Ku-nan turned round and let fly an arrow, which pierced the ogre's left eye.
The Tiger King roared furiously.
The Tiger King reached out a huge paw and yanked Ku-nan off his charge.
Then with a single blow he drove Ku-nan waist-deep into the ground.
Ku-nan wriggled out.
With one stroke Ku-nan smote the ogre neck-deep into the ground,
and, without waiting for him to free himself,
swiftly unsheathed his dagger and thrust the blade deep into the ogre's skull.
Ku-nan thus ended the Tiger King's life.
Ku-nan pulled the carcass out of the ground and,
dragging it by one leg, caught up with his pony.
Ku-nan and the girl then returned to her home.
When the old shepherd saw that Ku-nan had rescued his daughter,
he was very happy, and gave him her hand in marriage.
Ku-nan stayed the night in their yurt and, when day grew light,
got ready to set off with his wife on their pony.
Just as they were preparing to leave
they heard a howling wind approaching from the north.
Ku-nan turned to look and saw ten or so tigers coming in hot pursuit.
They were those Ku-nan had left fighting over the sheep bone the day before.
Ku-nan hurriedly sent his wife into the yurt.
Ku-nan shot an arrow and killed one tiger in the lead.
Then Ku-nan unsheathed his dagger and strode forward to meet the rest.
A furious combat ensued.
In one breath Ku-nan slayed seven or eight of the tigers,
but the remaining three attacked him with redoubled fierceness.
Ku-nan felt himself become utterly exhausted.
Just as he was on the point of collapse, the old shepherd,
at the head of about ten young lads, rushed to the rescue.
They brought with them poles for breaking in horses.
They helped Ku-nan scare off the three remaining tigers
and thus relieved him from danger.
Ku-nan thanked them for their help and gave them all the tigers he had slain.
Taking his wife Ku-nan remounted their pony and proceeded home.
When the Khan saw that Ku-nan had slain the Tiger King
and had brought home a beautiful wife besides,
he felt very happy and at the same time envious.
He ordered Ku-nan's wife to make him a cloak out of the Tiger King's skin,
and not to miss a single hair of the pelt.
Ku-nan's wife did as the Khan bade her and let her husband take the cloak to him.
When the Khan saw the cloak he was extremely pleased.
He thought of showing himself off in his domain in all his majesty.
He wanted everybody to know that he, the Khan,
possessed a precious cloak made of the Tiger King's skin.
A platform was erected in front of the Khan's yurt.
The Khan invited the officials from all over the land to eat and drink and carouse.
The time arrived and there stood a great multitude of people
who had come from every corner of the land to see the Khan's Tiger King cloak.
After a while, amidst the blare of music,
the Khan ambled across the platform with a self-satisfied air.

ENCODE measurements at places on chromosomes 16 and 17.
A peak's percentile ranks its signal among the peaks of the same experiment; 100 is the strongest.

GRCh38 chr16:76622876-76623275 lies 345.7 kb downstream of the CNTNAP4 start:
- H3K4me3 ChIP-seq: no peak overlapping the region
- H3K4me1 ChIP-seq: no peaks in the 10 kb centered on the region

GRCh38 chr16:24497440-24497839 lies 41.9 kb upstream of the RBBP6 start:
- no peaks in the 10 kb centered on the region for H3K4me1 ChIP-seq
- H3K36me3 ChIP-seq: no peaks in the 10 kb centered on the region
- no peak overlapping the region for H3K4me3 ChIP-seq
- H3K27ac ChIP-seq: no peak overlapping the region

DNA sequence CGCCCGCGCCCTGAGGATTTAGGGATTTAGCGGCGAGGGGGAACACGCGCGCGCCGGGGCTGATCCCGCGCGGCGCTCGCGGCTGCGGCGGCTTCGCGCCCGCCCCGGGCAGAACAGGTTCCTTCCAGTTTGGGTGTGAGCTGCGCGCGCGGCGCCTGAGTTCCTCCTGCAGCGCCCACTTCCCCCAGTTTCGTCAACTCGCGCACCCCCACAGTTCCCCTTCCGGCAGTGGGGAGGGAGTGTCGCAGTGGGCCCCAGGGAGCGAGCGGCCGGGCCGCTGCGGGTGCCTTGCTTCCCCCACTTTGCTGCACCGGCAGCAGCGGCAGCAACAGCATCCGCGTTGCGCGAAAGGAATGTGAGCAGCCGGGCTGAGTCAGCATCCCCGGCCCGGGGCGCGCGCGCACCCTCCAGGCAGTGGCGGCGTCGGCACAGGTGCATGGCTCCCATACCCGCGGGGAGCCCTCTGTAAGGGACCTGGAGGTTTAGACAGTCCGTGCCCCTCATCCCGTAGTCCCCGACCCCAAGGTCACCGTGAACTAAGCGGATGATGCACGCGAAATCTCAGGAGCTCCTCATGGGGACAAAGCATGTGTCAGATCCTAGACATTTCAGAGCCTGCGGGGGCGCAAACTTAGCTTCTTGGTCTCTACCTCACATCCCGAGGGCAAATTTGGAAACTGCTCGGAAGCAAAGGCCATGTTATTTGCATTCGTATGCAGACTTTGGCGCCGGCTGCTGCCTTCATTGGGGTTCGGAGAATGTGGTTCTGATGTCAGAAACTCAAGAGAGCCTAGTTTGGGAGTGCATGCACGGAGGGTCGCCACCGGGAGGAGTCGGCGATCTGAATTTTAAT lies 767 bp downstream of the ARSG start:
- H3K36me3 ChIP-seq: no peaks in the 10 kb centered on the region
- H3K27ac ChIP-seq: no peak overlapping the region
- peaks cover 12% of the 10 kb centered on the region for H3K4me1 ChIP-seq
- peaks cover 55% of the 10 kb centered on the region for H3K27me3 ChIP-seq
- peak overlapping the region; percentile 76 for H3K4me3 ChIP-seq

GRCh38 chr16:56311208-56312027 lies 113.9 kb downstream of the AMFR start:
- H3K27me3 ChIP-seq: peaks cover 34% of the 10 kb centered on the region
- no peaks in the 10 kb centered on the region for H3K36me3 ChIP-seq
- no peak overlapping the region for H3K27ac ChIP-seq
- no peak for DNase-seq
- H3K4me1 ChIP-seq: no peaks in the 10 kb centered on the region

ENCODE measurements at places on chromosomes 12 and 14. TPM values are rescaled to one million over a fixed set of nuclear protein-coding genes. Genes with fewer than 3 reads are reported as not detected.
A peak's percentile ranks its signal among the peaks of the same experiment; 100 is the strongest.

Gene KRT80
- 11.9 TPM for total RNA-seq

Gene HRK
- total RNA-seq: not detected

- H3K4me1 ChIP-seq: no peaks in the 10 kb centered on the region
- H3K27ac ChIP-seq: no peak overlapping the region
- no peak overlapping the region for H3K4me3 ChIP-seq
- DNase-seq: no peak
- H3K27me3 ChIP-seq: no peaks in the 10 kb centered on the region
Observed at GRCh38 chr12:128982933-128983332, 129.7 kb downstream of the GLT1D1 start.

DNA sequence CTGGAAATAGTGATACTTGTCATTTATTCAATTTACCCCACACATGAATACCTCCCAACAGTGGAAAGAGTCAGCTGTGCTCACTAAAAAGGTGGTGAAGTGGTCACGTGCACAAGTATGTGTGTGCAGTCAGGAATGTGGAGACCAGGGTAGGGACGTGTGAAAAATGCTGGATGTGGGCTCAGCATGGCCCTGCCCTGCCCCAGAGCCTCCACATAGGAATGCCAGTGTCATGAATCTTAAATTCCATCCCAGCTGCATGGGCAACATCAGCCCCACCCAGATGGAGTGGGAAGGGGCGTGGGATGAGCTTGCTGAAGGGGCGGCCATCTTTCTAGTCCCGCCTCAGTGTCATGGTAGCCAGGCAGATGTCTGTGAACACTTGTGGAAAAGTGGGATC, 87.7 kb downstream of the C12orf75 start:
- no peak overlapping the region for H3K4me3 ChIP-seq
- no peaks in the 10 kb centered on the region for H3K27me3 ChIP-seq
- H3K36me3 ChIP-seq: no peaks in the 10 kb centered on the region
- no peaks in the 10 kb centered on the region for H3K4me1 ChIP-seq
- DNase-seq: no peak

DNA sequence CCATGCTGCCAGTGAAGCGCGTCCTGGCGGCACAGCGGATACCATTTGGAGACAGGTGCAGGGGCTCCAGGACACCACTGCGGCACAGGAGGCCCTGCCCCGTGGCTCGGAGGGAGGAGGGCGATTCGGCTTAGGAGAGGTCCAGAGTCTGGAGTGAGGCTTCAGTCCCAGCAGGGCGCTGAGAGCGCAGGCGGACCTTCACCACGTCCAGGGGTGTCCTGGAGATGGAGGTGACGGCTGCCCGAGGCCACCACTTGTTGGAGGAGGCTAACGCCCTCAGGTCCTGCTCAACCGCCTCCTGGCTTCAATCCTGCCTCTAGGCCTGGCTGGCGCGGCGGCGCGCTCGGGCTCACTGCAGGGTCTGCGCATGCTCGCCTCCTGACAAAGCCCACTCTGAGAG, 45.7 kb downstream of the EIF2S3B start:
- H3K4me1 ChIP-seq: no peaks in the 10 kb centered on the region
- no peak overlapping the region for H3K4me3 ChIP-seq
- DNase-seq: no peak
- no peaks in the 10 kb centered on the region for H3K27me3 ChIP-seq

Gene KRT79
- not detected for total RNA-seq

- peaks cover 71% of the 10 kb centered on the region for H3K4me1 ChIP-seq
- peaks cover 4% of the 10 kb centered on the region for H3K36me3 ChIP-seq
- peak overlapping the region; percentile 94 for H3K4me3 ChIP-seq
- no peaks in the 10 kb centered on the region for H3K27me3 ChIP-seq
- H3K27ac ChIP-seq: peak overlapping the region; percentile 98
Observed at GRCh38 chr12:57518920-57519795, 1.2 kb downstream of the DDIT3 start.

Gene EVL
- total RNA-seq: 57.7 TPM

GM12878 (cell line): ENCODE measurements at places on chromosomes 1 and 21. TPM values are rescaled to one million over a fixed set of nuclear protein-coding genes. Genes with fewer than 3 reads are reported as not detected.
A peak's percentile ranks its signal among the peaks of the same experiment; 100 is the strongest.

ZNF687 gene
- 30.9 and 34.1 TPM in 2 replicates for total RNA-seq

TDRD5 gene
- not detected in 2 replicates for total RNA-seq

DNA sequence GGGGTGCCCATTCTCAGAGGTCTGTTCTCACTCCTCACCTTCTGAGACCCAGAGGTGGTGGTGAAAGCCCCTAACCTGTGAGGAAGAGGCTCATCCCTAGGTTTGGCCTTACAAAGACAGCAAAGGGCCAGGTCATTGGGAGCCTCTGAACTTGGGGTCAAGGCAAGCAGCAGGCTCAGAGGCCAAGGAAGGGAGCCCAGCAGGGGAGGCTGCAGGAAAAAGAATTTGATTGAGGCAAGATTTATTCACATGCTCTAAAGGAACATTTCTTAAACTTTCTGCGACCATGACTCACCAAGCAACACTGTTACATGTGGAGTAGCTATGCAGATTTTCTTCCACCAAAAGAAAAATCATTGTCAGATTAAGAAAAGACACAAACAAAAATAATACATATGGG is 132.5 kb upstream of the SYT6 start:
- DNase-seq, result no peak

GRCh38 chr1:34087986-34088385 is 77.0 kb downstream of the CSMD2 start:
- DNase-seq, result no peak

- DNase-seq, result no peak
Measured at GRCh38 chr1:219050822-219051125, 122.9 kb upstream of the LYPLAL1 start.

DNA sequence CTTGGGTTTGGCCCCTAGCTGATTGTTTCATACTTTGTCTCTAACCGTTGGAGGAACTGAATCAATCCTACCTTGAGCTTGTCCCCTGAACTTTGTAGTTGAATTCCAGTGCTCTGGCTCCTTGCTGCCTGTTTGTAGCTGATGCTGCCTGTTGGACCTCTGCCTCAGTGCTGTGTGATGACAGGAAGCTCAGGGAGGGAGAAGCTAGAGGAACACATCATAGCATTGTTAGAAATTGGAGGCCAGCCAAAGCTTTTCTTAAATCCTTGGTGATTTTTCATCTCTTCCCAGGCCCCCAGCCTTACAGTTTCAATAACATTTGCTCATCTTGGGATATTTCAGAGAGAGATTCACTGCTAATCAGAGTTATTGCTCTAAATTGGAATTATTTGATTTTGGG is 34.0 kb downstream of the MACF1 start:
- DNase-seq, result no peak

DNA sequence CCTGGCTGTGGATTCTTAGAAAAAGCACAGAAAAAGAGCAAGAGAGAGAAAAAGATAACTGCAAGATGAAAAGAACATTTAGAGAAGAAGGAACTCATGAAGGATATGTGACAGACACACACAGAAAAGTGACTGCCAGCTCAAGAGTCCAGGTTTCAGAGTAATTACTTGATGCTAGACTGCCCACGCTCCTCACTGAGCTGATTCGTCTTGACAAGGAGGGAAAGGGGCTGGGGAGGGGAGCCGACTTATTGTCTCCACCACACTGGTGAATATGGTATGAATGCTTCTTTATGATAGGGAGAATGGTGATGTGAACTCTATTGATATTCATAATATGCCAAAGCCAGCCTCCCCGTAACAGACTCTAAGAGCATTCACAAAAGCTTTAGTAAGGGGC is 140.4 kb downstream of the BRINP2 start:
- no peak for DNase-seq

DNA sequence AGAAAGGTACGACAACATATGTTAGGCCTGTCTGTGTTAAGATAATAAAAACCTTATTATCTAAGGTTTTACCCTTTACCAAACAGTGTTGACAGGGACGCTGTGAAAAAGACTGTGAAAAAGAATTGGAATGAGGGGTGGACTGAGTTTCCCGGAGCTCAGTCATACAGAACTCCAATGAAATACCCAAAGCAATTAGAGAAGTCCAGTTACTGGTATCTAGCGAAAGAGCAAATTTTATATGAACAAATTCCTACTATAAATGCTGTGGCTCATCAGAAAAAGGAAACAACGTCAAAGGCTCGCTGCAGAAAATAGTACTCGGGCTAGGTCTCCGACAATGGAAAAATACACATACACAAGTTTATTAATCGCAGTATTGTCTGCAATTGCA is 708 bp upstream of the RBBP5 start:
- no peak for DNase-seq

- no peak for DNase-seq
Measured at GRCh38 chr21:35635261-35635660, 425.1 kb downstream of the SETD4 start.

The Khan made a sweeping gesture with his hand
and a well-dressed servant climbed up, bearing a yellow bundle.
The servant opened up the bundle
and took out the glistening golden coloured cloak made of the Tiger King's skin.
The servant paraded the cloak for everyone to see,
and then helped the Khan to put it on.
No sooner had the Khan put on the cloak
than he turned into a fierce motley-coloured tiger.
The tiger made a deafening roar and bounded off the platform
and attacked the throng, biting and wounding many people.
The officials were so scared they leaped onto their horses
and made off for all they were worth.
At that moment Ku-nan fortunately arrived on the scene.
When Ku-nan saw a tiger chasing people and mauling them, he was horrified.
Ku-nan thought of shooting the beast with his arrow,
but unluckily he had left his arrow-bag at home,
even his dagger was not at his girdle.
As Ku-nan was fumbling helplessly, the tiger suddenly charged in his direction.
Ku-nan stood his ground and waited until the beast had come within reach.
Then with the swiftness of an eagle Ku-nan grabbed the tiger’s tail,
jerked it into the air and in a single breath smote it ten times upon the ground.
The tiger lay on the ground bruised, maimed, bleeding, and soon died.
Because the beast was formerly the Khan, the people went to bury it.
From then on Ku-nan went out hunting every day,
riding his dapple pony, and on his return he would share his kill
with the poor herdsmen from around the neighbourhood.
Besides hunting Ku-nan often cured the poor of their eye diseases
with his precious pearl.
As soon as old people looked at the pearl, their dim sight would become clear.
And as soon as the blind rolled the precious pearl round the orbit of their eyes,
they would be able to see.
Thanks to Ku-nan’s help the poor herdsmen began to sing their joyful songs again
and their lives became much more pleasant.
And here ends my tale for today…

No comments:

Post a Comment